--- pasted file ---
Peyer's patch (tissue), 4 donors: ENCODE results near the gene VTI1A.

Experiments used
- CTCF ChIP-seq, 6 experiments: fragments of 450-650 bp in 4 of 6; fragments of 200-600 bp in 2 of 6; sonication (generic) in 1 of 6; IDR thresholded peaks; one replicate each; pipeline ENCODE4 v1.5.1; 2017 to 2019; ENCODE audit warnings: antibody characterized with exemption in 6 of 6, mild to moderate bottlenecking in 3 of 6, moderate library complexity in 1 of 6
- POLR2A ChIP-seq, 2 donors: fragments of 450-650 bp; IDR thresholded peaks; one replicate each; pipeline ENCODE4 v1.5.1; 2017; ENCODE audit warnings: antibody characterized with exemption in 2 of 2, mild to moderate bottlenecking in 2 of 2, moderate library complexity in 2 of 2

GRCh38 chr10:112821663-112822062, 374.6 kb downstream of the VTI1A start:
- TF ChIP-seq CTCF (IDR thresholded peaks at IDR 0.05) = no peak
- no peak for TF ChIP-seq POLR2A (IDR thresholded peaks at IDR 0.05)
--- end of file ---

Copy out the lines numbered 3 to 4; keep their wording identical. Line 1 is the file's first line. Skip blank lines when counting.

- CTCF ChIP-seq, 6 experiments: fragments of 450-650 bp in 4 of 6; fragments of 200-600 bp in 2 of 6; sonication (generic) in 1 of 6; IDR thresholded peaks; one replicate each; pipeline ENCODE4 v1.5.1; 2017 to 2019; ENCODE audit warnings: antibody characterized with exemption in 6 of 6, mild to moderate bottlenecking in 3 of 6, moderate library complexity in 1 of 6
- POLR2A ChIP-seq, 2 donors: fragments of 450-650 bp; IDR thresholded peaks; one replicate each; pipeline ENCODE4 v1.5.1; 2017; ENCODE audit warnings: antibody characterized with exemption in 2 of 2, mild to moderate bottlenecking in 2 of 2, moderate library complexity in 2 of 2